Big Security Guns Should Aim Carefully at Adware, Spyware

Opinion: Microsoft has the right ideas and it doesn't take any guff from adware merchants. Hint to Symantec: Ctrl-H "Microsoft" TAB "Symantec" ENTER.

Its been widely recognized for some time that defining software in the "spyware" and "adware" categories is tricky business, and that these types of programs are not the unambiguous threats that viruses are.

For years the big security vendors dealt with the problem by ignoring it, or perhaps by making half-hearted attempts to combat it. None of them had an anti-spyware product considered even second class.

But now the big guys are stepping into the spyware business. In many ways fighting spyware and adware is exactly like the anti-virus business—the pattern and heuristic scanners these companies have created should be useful against spyware and adware—but they need to know what to scan for. Thats the tricky part.

Microsoft might appear to be new to this business, but it got into it by buying the small but highly regarded anti-spyware Giant Company Software, and, along with it, some savvy. A paper Microsoft just published discussing its approach to selecting programs that fit the blocking criteria for their anti-spyware products shows that sophistication.

A similar paper from Symantec shows that that company is still figuring out how to deal with the new threats. Symantec calls its framework the "Risk Impact Model" and the document is not available online yet.

I see two main differences between Microsofts guidelines and Symantecs: First, Symantecs are geared toward formulating a score for the threat, and Microsofts arent.

Symantec feels that one of the important goals of rules for classifying and evaluating such threats is that they produce information that users will be willing and able to use.

Im really sympathetic to this, but it concerns me too. Symantecs existing scoring for some types of threats is better than for others; for instance, its scoring for OS vulnerabilities has always struck me as very reasoned, while its scoring for viruses and Trojans is at times overstated.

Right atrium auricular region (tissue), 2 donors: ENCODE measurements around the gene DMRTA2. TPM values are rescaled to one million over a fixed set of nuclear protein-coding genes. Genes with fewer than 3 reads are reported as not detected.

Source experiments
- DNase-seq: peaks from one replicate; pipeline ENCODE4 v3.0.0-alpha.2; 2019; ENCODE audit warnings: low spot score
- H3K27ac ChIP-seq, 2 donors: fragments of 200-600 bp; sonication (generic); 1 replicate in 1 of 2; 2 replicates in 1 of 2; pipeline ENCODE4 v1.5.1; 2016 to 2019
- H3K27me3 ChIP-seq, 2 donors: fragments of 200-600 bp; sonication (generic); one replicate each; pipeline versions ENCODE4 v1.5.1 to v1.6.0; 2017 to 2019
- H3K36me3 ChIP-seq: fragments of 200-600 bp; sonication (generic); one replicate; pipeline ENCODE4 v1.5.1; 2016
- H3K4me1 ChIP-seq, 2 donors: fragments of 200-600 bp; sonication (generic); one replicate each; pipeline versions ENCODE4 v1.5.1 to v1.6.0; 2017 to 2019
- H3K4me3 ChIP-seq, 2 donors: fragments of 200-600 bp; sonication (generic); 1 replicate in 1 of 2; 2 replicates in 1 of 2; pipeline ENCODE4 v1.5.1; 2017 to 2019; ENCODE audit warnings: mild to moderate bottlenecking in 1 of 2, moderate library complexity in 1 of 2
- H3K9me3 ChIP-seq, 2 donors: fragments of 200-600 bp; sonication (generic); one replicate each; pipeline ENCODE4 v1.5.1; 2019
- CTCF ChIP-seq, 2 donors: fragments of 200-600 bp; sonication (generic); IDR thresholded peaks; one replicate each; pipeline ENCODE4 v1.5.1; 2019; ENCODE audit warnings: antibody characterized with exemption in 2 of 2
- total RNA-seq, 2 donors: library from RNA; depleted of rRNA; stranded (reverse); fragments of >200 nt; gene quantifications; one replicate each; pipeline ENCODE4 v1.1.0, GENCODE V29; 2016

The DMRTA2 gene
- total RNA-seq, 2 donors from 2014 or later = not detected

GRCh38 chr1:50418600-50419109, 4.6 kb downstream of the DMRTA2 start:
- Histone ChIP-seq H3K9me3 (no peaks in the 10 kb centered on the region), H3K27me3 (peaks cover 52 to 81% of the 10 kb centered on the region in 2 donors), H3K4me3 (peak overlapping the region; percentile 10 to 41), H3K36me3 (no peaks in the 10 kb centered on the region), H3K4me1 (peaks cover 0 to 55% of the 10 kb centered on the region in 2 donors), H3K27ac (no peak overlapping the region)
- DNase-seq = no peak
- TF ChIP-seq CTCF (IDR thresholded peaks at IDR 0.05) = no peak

A factor in the scoring, also not an issue in Microsofts analysis, is the prevalence of a threat in the wild. You can see where something like this leads: With viruses, Symantec doesnt push out an update to all users ahead of its normal weekly schedule unless the score for that threat hits 3 out of 5. The potential malicious damage from these threats is almost always very high, but you need to get the threat out there and damaging things to get your overall score to a 3.

It doesnt happen very often. Symantec, it would appear, wants to be able to have a predictable mechanism for deciding when an out-of-cycle update is necessary.

The other difference between Microsofts and Symantecs approaches is the attitude toward the sort of deceptive installation methods that Ben Edelman has examined recently with respect to peer-to-peer bundles and other dishonest vectors.

Symantecs "Stealth" section speaks of software that installs silently, but what about the program that installs after you click Yes to a 10-page legal agreement that asked for permission to install other software on page eight? The vendor can say that you agreed to run the software, but we all know its a phony claim.

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